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Hiking and Trail Running Safety Tips

Not only do I love seeing more people with dirt under their feet and eating gummy bears or cold slices of pizza on summits, I love seeing them doing it safely and heading into adventures well-prepared.

There always room for something random to *potentially* happen while on the trail, but by going into the adventure with everything you need and all the safety precautions boxes checked, this can bring peace of mind and confidence.

I’ve outlined below my top safety tips for solo and group hikes or trail runs!

🔶 ALWAYS ALWAYS ALWAYS LET SOMEONE RELIABLE KNOW YOUR PLANS

This may look like a simple note, email, or text. Let your check-in buddy know where you’re headed (trail name), where you are parking, how long you intend to be out there, and what you are wearing.

🚨 Here is why that last piece of information is REALLY important.

Once you are done and safely back at your car, let them know!

🔶 HAVE A DECENT UNDERSTANDING OF THE TRAIL

The first time on any trail will present newness, but going into the run/hike with a general understanding and idea of what to expect is CRITICAL.

Apps like AllTrails, Gaia GPS, OnX Maps, and Trail Run Project are great resources for scouting routes, elevation profiles, distances, trail markers to look for, and reading comments about trail conditions.

Be sure to download a map for offline use (no service) or carry a hard copy of a map (from the ranger station or printed online). Both are a bonus!

YouTube and blogs are also a FANTASTIC resources to learn more about the trail!

🔶 BE MINDFUL OF THE WEATHER, TEMPERATURES, and SUNLIGHT

ALWAYS ALWAYS ALWAYS check the forecast for any potential yucky or hazardous weather before embarking. Especially if you are running/hiking to different elevations, the weather and temperatures can change FAST.

Be mindful of sunset to ensure you have the proper gear (headlamp/flashlight) or head back to the trailhead in time. A light source is one of The Ten Essentials!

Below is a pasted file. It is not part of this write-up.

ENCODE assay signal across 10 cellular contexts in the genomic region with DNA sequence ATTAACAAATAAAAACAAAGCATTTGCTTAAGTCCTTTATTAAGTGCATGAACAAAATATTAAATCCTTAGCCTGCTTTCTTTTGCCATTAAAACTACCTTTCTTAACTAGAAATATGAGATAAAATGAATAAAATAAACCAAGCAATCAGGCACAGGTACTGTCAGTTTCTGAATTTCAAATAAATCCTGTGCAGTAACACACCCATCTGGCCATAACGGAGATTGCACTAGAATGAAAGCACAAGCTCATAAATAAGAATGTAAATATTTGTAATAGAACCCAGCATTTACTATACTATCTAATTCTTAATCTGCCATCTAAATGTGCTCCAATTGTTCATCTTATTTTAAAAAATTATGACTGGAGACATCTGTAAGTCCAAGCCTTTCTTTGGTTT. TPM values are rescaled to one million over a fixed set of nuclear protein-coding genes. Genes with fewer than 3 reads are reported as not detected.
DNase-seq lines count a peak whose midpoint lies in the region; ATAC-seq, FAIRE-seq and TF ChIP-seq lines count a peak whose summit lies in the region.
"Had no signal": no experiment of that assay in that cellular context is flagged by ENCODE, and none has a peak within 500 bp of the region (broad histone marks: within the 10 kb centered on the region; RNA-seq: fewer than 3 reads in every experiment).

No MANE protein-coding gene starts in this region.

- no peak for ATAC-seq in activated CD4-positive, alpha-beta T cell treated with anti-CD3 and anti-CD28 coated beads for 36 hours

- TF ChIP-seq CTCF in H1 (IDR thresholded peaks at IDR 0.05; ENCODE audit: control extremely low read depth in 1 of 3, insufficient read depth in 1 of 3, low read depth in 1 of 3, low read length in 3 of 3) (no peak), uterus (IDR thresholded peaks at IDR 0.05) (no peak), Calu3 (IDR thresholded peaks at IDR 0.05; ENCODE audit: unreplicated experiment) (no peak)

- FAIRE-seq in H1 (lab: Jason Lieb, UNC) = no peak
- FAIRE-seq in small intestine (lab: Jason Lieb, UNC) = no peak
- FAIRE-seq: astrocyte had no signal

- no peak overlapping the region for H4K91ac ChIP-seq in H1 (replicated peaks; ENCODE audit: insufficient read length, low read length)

✅ Need help with what you bring? I got you. Snag this FREEBIE.

🔶 ENSURE YOU’RE PAYING ATTENTION AND BEING VIGILANT WHILE ON TRAIL

This tip is NOT meant to fear monger, but more so – encourage you to be aware of your surroundings!

This can look like peeking behind you every few minutes, making eye contact with the people you pass (take mental notes), LISTENING, and being observant of your surroundings.

It is HIGHLY encouraged only to wear one headphone (if you wear headphones), so you can still hear what’s going on around you (wildlife, people passing, tree branches snapping, etc.).

🔶 UNDERSTAND YOUR PHYSICAL LIMITATIONS WITH MILEAGE, ELEVATION, VERTICAL, TECH, AND SKILL LEVEL

I am ALL for challenging our bodies and doing hard things (big advocate for this), but it’s important to layout risk versus reward. You want to avoid putting yourself in a situation that is primarily outside of your physical limits and could become dangerous.

Don’t be afraid to start with shorter/smaller runs or hikes to build confidence, comfort, trail strength & stamina. Here is some guidance on how to choose the best trail for you!

PS – You are 1,000% allowed to turn around if something becomes too far out of your comfort zone or doesn’t feel right.

🔶 CARRRY SOME FORM OF IDENTIFICATION

ALWAYS. This can look like a piece of paper with your information written on it shoved in your pack, your license, or something like a ROAD iD. I personally wear a ROAD iD on my watchband with my name, 2 points of contact, my address, and my allergies.

Identification could help first responders quickly access information about you if something were to happen. Learn more here.

🔶 HAVE AN UNDERSTANDING OF THE AREA’S WILDLIFE

Remember – we are guests in THEIR home! 🐻

A quick search on Google or the park’s website will give you an idea of what you MAY encounter and information on what to do if you cross paths (getting BIG, making noise, staying put, etc.) or what you can do along your trek. This will also allow you to know any potential recommended forms of ‘protection’ (based on comfort) like bear spray, loud whistle, knife, bear bell, etc.

🔶 PACK ACCORDINGLY AND PLAN

Shorter runs and hikes will require less gear and planning, but are still important!

For longer adventures, things to consider are: water/electrolytes, water sources & filtration, nutrition/food, seasons [hunting season = bright colors], temperature, WEATHER, off-grid communication (Garmin inReach), first aid kit, maps, the trail passes/permits, access, insects/bug spray, sun protection, bathroom kit, and Leave No Trace principles. 

🧡 I have ALL of my favorite gear linked HERE!

On of my hiking safety tips - bring a reliable means of communication! In this image, Bethany (the author of this post) shows her Garmin inReach attached to her hiking pack.

Meet the author

Bethany Taylor

I’m a PNW-based outdoor educator, adventure athlete, highly-caffeinated creative, all-women adventure trip host, safety advocate, and obsessed dog mom. I am here to help you chase more stoke-filled days outdoors with confidence through education and empowerment.

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